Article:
August came and went. As did September. We busied ourselves fixing up the baby’s room. The walls were painted, the crib assembled, infant clothes filled the closet and dresser. October also came and went. We had a vacation trip scheduled in November 2000 but cancelled it because we were sure that we would be traveling to pick up our son. Throughout the fall of 2000 we’d received pictures of our son and shared them with our families. Everyone was getting used to his sweet face and large, dark eyes. It won’t be long now!
November came and went and now we were in the first week of December 2000. We had been ready to travel at a moment’s notice since September! December 4, 2000- A day that will live in infamy for us- we are told that moments before the judge was to sign our adoption decree, the baby’s mother appeared at the court to claim him from the orphanage. She had not intended to abandon him or release him for adoption. Our adoption, needless to say, was not granted. A huge setback!
What else could go wrong? Why were we so very unlucky in our attempts to adopt a child? What message was God trying to send us now? Were we meant to have a baby? All these thoughts ran through our heads. We cried, we hugged, we reaffirmed our desire to have a child in our house and asked Reaching Out to send us another referral as soon as possible.
We received referrals for two infant boys that same evening. This was odd. We’d never received multiple referrals before. We requested some additional medical information for both babies to help us make our decision. We hoped that we could get the medical information quickly, and accept one of the referrals in time to join the other two families traveling to Azerbaijan in mid-January 2001. Such was not the case. The information took too long to get back to us and we missed the deadline for that first trip.
But something more miraculous happened. We now had two referrals for two healthy (relatively-speaking) baby boys. They were both adorable. How could we possibly decide between the two? It was then that we decided that we could not make a choice. We decided that we would accept the referrals for both boys. They needed someone to love them, take care of them, and give them the family they didn’t have. We were the ones to do that. We accepted the referrals on January 11, 2001 and waited for the next step- the trip to Azerbaijan to pick them both up. It won’t be long now!
The first 2 families went to Azerbaijan and came back with their children within a week’s time. It was the beginning of February 2001 and we were told that we should be traveling within three week’s time. At last, light at the end of the tunnel. We still had a few things to attend to, such as getting a second of everything- crib, stroller, car seat, etc. We busied ourselves to make ready for two sons in our lives.
March 2001 came and went. Ditto April 2001. What happened to “three weeks”? To quote Yogi Berra, “It’s deja-vu all over again”! We had, again, been ready to travel at a moment’s notice for 3 months. Reaching Out informed us that the international adoption laws in Azerbaijan had changed twice in the time since the first two families traveled and adopted in late January. We now had to travel twice to Azerbaijan. The first trip to meet with the judge and get the adoption decree signed. Then we had to wait 30 days from the date of the adoption decree before we could take our children out of Azerbaijan (and home to the United States). It’s going to take longer than we thought!
On June 9, 2001, 13 months since our first trip to Russia and nearly 22 months since we started the process, we found ourselves once again on a plane from JFK to Moscow. This time, we were finally going to meet the children whose referrals we had accepted way back in January 2001. On June 11, 2001, we met our soon-to-be sons for the very first time. They are beautiful, happy, affectionate boys. On June 12th, the judge signed the adoption decree. We spent 4 days with them, feeding them, playing with them, and generally getting to know them. We left them on June 14th, amid tears and with heavy hearts. We’d just begun to bond with our boys and now we had to leave them and come home for the long thirty-day waiting period.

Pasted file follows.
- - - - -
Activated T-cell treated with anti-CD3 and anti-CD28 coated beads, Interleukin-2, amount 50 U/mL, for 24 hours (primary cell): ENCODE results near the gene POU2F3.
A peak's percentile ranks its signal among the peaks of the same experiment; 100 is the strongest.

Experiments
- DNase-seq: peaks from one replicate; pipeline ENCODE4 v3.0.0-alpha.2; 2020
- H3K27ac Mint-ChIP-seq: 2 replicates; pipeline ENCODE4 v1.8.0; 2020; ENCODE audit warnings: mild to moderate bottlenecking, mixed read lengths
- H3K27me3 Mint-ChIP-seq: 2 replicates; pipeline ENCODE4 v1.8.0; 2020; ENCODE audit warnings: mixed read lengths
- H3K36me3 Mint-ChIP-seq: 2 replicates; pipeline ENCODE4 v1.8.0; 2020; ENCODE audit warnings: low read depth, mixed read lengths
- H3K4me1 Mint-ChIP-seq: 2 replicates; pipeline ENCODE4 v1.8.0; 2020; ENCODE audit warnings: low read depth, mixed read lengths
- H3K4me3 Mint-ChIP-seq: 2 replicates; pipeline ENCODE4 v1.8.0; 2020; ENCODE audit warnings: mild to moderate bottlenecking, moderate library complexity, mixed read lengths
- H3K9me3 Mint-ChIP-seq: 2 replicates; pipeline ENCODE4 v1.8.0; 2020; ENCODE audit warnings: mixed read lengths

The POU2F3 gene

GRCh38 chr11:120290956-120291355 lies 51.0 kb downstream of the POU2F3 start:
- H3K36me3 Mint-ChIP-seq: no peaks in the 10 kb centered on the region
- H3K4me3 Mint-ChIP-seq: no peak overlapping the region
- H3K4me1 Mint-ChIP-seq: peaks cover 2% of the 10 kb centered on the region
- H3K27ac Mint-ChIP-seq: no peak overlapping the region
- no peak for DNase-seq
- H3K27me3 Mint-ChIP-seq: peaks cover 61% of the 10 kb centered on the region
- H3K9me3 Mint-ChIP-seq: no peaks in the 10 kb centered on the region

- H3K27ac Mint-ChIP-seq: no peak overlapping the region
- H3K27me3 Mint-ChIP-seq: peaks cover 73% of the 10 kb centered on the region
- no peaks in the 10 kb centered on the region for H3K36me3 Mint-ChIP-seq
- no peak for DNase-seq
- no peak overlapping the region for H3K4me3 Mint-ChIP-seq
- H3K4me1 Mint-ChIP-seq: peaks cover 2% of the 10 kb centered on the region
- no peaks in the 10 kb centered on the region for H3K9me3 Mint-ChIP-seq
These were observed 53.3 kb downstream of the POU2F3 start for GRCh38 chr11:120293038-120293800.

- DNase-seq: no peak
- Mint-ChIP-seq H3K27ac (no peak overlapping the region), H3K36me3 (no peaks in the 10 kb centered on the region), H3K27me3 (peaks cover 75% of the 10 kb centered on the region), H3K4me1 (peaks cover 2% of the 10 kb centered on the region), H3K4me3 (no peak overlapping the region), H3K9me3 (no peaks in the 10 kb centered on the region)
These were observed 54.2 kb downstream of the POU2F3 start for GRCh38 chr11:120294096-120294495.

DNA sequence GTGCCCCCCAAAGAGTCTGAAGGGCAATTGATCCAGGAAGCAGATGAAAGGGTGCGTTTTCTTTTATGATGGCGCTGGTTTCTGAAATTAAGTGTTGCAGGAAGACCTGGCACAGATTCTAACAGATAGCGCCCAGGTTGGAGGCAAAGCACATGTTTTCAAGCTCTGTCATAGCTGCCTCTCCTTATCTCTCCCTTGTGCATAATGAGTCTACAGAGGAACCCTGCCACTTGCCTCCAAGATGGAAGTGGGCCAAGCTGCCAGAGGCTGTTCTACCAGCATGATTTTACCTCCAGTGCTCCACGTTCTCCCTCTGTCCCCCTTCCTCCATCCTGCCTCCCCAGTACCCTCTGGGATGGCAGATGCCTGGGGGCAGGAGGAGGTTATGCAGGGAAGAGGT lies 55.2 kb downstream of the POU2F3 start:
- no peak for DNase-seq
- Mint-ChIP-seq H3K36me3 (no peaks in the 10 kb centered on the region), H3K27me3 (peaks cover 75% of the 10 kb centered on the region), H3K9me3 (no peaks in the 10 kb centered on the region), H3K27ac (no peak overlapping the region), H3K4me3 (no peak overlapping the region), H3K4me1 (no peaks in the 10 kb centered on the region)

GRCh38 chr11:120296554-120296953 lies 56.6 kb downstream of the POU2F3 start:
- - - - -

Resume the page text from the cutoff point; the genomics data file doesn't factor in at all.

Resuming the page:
By the time you read this, we will have made our second trip to Azerbaijan and brought our two sons, Paul (20 mos.) and Daniel (18 mos.), home with us. Of our experiences we can only say that all’s well that ends well. And while it took longer than we thought, we finally completed our journey. We endured much more than most other adoptive parents had to go through. To everyone that had a smooth, uneventful, and relatively short adoption process, we congratulate you and are so very envious!
But for us, this long, emotional journey was God’s way of helping us prove to ourselves how very much we wanted to be blessed with children of our own, and how much love we have to share with them and each other. Like a difficult pregnancy and a tough delivery, our arduous experience will only serve to remind us how much we wanted our boys and appreciate them all the more, even when they’re not on their best behavior!
One final thought- with all the obstacles that we faced, all the uncertainty that arose and the emotions that ran the gamut from joy to sorrow to frustration to anger to desperation and then back to the unparalleled joy we now have, we were never alone. There was always someone there to encourage us, empathize with us, and help us along the path. Whether it was one of the other adoptive families, or Reaching Out , or our own family and friends and, of course, each other, God made sure that someone was there at each turn to help us shoulder the load and persevere. God bless all of you who have lived our story first-hand and have been there to provide the love and support that we needed. Our sons will be truly blessed with such wonderful friends and family.
For everyone else reading about our trials and tribulations, please remain strong in your conviction to adopt a child. Your child is out there, somewhere, waiting for you. It just may take a bit more time and effort to find them than you originally thought. Don’t give up your search because at the end of it all, you will have the most marvelous blessing you could ever imagine, parenthood!
Tessa gives 15 reasons why you should consider adoption
Rest in peace sweet boy and please know you will never be forgotten
Why does the State Department make it hard to adopt children from other countries?
Adoptee: "When I look at my family, I find it crazy how strangers’ fates could have been tied together from halfway across the globe."
There are children we see every day whose photos we can’t share. How do we advocate for these children, WACAP’s Lindsey Gilbert asks, sharing about a particular group of children in India so often overlooked: children with Down syndrome who are waiting fo